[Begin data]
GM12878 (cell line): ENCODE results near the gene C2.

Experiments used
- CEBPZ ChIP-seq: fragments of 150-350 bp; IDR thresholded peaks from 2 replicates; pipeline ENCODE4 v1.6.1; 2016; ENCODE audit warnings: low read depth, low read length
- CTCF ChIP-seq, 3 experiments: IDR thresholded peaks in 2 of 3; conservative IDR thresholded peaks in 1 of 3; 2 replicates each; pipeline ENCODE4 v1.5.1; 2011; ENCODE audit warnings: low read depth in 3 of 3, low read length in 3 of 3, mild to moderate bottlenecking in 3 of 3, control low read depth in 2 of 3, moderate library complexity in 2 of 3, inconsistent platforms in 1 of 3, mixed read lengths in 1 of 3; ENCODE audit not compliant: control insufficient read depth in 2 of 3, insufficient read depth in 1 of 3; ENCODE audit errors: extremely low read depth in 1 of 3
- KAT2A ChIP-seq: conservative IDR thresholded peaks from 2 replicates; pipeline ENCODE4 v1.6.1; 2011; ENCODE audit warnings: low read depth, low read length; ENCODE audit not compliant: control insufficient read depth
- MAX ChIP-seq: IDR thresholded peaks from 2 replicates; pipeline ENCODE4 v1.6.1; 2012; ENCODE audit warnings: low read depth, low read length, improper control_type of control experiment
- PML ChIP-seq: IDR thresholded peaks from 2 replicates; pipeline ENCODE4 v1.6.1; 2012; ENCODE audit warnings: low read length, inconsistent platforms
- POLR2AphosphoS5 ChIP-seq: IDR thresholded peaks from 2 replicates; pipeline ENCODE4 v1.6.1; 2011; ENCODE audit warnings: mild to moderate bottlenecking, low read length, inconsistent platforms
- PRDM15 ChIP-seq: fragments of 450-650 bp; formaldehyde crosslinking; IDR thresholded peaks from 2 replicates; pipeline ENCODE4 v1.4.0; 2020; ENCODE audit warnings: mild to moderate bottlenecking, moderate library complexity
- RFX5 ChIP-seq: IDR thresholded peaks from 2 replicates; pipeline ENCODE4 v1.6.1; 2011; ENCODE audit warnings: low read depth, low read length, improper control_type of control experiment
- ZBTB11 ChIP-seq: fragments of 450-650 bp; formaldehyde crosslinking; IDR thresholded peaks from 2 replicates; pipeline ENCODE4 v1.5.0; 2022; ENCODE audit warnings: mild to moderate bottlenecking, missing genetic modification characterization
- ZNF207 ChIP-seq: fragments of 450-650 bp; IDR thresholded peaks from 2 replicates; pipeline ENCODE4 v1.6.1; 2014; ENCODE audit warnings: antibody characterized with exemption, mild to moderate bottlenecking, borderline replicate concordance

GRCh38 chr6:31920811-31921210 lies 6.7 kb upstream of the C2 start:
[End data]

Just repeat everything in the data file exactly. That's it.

GM12878 (cell line): ENCODE results near the gene C2.

Experiments used
- CEBPZ ChIP-seq: fragments of 150-350 bp; IDR thresholded peaks from 2 replicates; pipeline ENCODE4 v1.6.1; 2016; ENCODE audit warnings: low read depth, low read length
- CTCF ChIP-seq, 3 experiments: IDR thresholded peaks in 2 of 3; conservative IDR thresholded peaks in 1 of 3; 2 replicates each; pipeline ENCODE4 v1.5.1; 2011; ENCODE audit warnings: low read depth in 3 of 3, low read length in 3 of 3, mild to moderate bottlenecking in 3 of 3, control low read depth in 2 of 3, moderate library complexity in 2 of 3, inconsistent platforms in 1 of 3, mixed read lengths in 1 of 3; ENCODE audit not compliant: control insufficient read depth in 2 of 3, insufficient read depth in 1 of 3; ENCODE audit errors: extremely low read depth in 1 of 3
- KAT2A ChIP-seq: conservative IDR thresholded peaks from 2 replicates; pipeline ENCODE4 v1.6.1; 2011; ENCODE audit warnings: low read depth, low read length; ENCODE audit not compliant: control insufficient read depth
- MAX ChIP-seq: IDR thresholded peaks from 2 replicates; pipeline ENCODE4 v1.6.1; 2012; ENCODE audit warnings: low read depth, low read length, improper control_type of control experiment
- PML ChIP-seq: IDR thresholded peaks from 2 replicates; pipeline ENCODE4 v1.6.1; 2012; ENCODE audit warnings: low read length, inconsistent platforms
- POLR2AphosphoS5 ChIP-seq: IDR thresholded peaks from 2 replicates; pipeline ENCODE4 v1.6.1; 2011; ENCODE audit warnings: mild to moderate bottlenecking, low read length, inconsistent platforms
- PRDM15 ChIP-seq: fragments of 450-650 bp; formaldehyde crosslinking; IDR thresholded peaks from 2 replicates; pipeline ENCODE4 v1.4.0; 2020; ENCODE audit warnings: mild to moderate bottlenecking, moderate library complexity
- RFX5 ChIP-seq: IDR thresholded peaks from 2 replicates; pipeline ENCODE4 v1.6.1; 2011; ENCODE audit warnings: low read depth, low read length, improper control_type of control experiment
- ZBTB11 ChIP-seq: fragments of 450-650 bp; formaldehyde crosslinking; IDR thresholded peaks from 2 replicates; pipeline ENCODE4 v1.5.0; 2022; ENCODE audit warnings: mild to moderate bottlenecking, missing genetic modification characterization
- ZNF207 ChIP-seq: fragments of 450-650 bp; IDR thresholded peaks from 2 replicates; pipeline ENCODE4 v1.6.1; 2014; ENCODE audit warnings: antibody characterized with exemption, mild to moderate bottlenecking, borderline replicate concordance

GRCh38 chr6:31920811-31921210 lies 6.7 kb upstream of the C2 start: